In this momentary life, the minutes are so fleeting that no one can afford to stand still- you must move on. Getting caught up and wallowing in victory or defeat is dangerous. Every win or loss in life comes with its lessons. The most important step is to learn from them and move forward.
We all will experience wins and losses. Regardless, we must move on, learning from both and improving for the challenge.
If you are a fellow Ravens fan in morning, I hope these words are a balm for your pain. If you are a part of a team – then I hope you can take something from this and make your team stronger- today.
Regardless: Go DAWGS! Sic ‘em! Go RAVENS! CAW!
Question: How has your team handled it’s victories and defeats? Please share your lessons learned here for the benefit of others.]]>
I’m working on material for upcoming events at my church on Christian leadership and I could use your help.
Gallup has some great research and resources for leadership, specifically Strengths Finder 2.0 and Strengths-Based Leadership. In the latter, author Tom Rath discusses the method used by Gallup to research how people are positively influenced by those who lead them.
I would like to take an informal poll of people that I know to see how you would respond to their questions. It’s simple, in the comments section below, please leave your response to the following questions:
1. What leader has the most positive influence in your daily life? Take a few moments to think about this question if you need to. Once you have someone in mind, please list his or her initials.
2. Now, please list three words that best describe what this person contributes to your life.
These two questions were taken directly from the Strengths-Based Leadership. If you are more comfortable with a more private response, please feel free to message me directly via my work email address: bryan at fbclaurel dot com. Also, you don’t really need to leave the persons initionals for the purposes here. I’m more interested in your response to question two.
Thank you in advance!
Yesterday at church, we celebrated the third Sunday of Advent – a Sunday marked by great joy. In the journey of the Advent season we lit the third candle of our Advent wreath.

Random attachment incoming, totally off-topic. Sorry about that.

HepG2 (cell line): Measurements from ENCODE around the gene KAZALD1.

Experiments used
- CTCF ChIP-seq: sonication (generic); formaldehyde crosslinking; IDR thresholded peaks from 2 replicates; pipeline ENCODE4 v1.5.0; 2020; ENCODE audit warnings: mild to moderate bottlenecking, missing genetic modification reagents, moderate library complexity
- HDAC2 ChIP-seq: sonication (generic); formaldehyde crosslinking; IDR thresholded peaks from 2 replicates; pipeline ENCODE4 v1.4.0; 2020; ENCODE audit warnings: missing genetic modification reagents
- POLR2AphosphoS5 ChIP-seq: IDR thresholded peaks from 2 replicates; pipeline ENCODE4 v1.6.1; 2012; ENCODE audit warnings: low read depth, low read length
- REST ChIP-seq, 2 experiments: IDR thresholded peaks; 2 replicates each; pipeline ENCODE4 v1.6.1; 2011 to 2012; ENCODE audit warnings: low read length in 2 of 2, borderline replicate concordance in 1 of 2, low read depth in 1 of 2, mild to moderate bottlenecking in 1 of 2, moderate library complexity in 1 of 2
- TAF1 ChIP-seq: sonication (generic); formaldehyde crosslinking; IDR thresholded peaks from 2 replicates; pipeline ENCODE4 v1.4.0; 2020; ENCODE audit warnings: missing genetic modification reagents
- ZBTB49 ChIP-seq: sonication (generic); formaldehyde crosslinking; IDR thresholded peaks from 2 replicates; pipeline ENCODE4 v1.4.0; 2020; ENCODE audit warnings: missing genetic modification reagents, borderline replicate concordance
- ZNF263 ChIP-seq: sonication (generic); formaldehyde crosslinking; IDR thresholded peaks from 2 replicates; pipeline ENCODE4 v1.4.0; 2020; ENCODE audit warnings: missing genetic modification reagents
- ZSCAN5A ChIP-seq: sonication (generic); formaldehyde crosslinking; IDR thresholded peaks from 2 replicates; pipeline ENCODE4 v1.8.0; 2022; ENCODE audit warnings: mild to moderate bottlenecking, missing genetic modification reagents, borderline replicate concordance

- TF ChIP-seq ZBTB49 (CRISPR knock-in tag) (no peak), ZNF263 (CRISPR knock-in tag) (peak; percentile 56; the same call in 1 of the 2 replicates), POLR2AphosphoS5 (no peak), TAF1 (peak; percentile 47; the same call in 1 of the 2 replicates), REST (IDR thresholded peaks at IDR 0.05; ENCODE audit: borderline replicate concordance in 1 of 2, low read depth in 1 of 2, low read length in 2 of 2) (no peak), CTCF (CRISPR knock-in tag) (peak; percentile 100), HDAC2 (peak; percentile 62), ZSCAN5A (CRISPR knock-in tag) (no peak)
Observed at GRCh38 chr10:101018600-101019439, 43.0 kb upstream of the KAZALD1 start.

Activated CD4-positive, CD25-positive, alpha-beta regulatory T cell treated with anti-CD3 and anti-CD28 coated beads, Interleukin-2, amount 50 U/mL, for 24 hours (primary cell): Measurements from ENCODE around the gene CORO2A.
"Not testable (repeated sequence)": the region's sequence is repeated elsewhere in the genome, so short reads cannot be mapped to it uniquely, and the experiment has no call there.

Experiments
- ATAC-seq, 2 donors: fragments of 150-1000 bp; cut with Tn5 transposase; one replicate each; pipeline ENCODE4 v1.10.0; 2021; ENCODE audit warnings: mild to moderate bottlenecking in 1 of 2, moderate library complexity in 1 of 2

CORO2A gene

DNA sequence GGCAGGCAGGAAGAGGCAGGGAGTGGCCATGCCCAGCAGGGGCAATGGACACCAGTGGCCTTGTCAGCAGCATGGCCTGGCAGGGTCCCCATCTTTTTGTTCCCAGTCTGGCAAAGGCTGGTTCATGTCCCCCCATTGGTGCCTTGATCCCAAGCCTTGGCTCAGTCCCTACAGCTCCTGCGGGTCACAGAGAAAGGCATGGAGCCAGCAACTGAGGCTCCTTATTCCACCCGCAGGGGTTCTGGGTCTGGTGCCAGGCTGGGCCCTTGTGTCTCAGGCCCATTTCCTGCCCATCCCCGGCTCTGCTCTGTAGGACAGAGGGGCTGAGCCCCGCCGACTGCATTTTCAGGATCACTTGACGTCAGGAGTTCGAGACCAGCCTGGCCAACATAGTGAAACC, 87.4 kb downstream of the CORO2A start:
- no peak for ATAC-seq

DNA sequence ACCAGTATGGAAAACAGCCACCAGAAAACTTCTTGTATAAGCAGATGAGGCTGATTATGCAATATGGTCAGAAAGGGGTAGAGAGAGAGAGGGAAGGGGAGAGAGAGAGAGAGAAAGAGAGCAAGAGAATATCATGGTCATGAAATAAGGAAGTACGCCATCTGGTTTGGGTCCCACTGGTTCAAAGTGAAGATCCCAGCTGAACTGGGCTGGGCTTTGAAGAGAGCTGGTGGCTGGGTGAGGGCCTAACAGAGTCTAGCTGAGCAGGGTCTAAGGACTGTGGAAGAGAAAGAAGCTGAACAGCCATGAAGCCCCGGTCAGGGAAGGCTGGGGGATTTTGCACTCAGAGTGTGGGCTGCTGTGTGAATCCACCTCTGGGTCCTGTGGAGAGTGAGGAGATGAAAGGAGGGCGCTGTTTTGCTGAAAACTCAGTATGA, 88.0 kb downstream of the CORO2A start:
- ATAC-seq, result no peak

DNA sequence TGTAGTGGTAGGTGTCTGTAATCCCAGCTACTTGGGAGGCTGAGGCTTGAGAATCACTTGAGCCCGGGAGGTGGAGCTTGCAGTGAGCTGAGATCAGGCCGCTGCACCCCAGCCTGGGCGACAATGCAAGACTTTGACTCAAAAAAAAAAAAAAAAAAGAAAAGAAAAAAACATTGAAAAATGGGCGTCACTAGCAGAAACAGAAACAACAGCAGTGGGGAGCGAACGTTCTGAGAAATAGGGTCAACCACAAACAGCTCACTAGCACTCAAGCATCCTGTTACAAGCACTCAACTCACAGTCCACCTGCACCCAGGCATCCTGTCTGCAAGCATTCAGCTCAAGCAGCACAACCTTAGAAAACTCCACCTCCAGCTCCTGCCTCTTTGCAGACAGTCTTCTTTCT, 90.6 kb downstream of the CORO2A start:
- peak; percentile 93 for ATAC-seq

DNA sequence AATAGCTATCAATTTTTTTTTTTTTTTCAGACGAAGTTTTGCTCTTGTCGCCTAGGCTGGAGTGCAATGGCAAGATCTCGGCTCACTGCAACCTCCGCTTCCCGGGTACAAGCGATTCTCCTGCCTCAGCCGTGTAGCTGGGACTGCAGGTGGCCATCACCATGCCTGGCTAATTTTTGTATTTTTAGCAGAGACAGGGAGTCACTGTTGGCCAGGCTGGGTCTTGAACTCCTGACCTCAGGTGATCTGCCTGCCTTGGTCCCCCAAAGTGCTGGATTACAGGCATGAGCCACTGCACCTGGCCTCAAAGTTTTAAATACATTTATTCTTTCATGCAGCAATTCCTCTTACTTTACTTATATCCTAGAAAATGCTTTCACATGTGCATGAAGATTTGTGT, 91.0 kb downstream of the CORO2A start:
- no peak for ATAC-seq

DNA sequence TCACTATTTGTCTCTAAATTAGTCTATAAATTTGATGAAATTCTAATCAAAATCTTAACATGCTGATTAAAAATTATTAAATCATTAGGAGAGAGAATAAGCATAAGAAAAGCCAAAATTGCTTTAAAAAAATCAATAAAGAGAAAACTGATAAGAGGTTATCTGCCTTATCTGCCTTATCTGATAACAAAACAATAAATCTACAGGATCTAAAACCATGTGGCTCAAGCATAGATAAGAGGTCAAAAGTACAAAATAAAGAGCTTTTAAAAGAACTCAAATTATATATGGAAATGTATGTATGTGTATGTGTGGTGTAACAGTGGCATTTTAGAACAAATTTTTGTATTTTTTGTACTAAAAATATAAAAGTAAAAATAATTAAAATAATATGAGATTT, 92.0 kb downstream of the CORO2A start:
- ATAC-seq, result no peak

By this time in the month, the first two candles have burned down quite a bit. It’s a sign that Christmas day is near and our journey in the season of Advent is almost complete. As I considered all that has taken place during this journey, it occurred to me that something marvelous, something redemptive has happened:
Not only has this occurred physically with our candles on the altar, it has occurred within my heart.
As we journey through this season in prayer and reflection, those items in our lives that were once hiding the Christ within, are now melting away -
The challenge moving forward is to keep Christ shining and avoid hiding His light within our hearts. In doing so, others will always see His light shine bright.
As Jeremy Camp sang, “Let this old life crumble. Let it fade.”
May you have a joyful third week of Advent.
I love Christmas songs. I’m the first to admit that I have a slight addiction to the warm fuzzies the music of this season brings.
I love the religious songs for they remind me of Jesus’ birth which would lead to grace for all. The not-so-religious songs are dear to me as well. They remind me of riding in the back seat of my parent’s sedan on Saturdays in December as we would window shop and spy out Christmas lights.
Now that I’m the one dragging my children all over creation during this season in our van, we listen to all the Christmas music. Yet this week, one lyric – one very depressing lyric – has begun to annoy me:
Until then we’ll have to muddle through somehow.
This is from a very nice, nostalgic song, Have Yourself A Merry Little Christmas. Love the song. Hate that line. And worse yet, when James Taylor sings it, my energy is depleted.
It annoys me so much because it reflects my outlook prior to 2011. The truth is, I’ve spent a fair amount of my life just muddling through, somehow.
You see, on January 3rd of this year, I stood on a scale that reflected the image of what my muddling had accomplished: a fat, gluttonous person, just muddling through.
After a few weeks of simply working out three days a week and keeping to a balanced diet, I began to taste the sweetness of success. As I built on one success after another, my energy increased and my drive to succeed in all areas of my life increased dramatically.
Old habits are indeed hard to break. I am acutely aware that the triggers in my life which lead to my muddling remain. Those triggers only suffer a temporary defeat as I battle them each day.
A person who muddles through somehow is often one who feels that they are out of options. They have arrived at the point at which they see no way up and out of their muddled life.
Whether you believe it or not, God has plans for your life – plans that give you hope for your future (Jeremiah 29:11). In other words, there are always options.
So, go ahead, James Taylor. Muddle through until next Christmas. For me, I want to move ahead one sweet success at a time!
Oh, and have yourself a merry little Christmas now.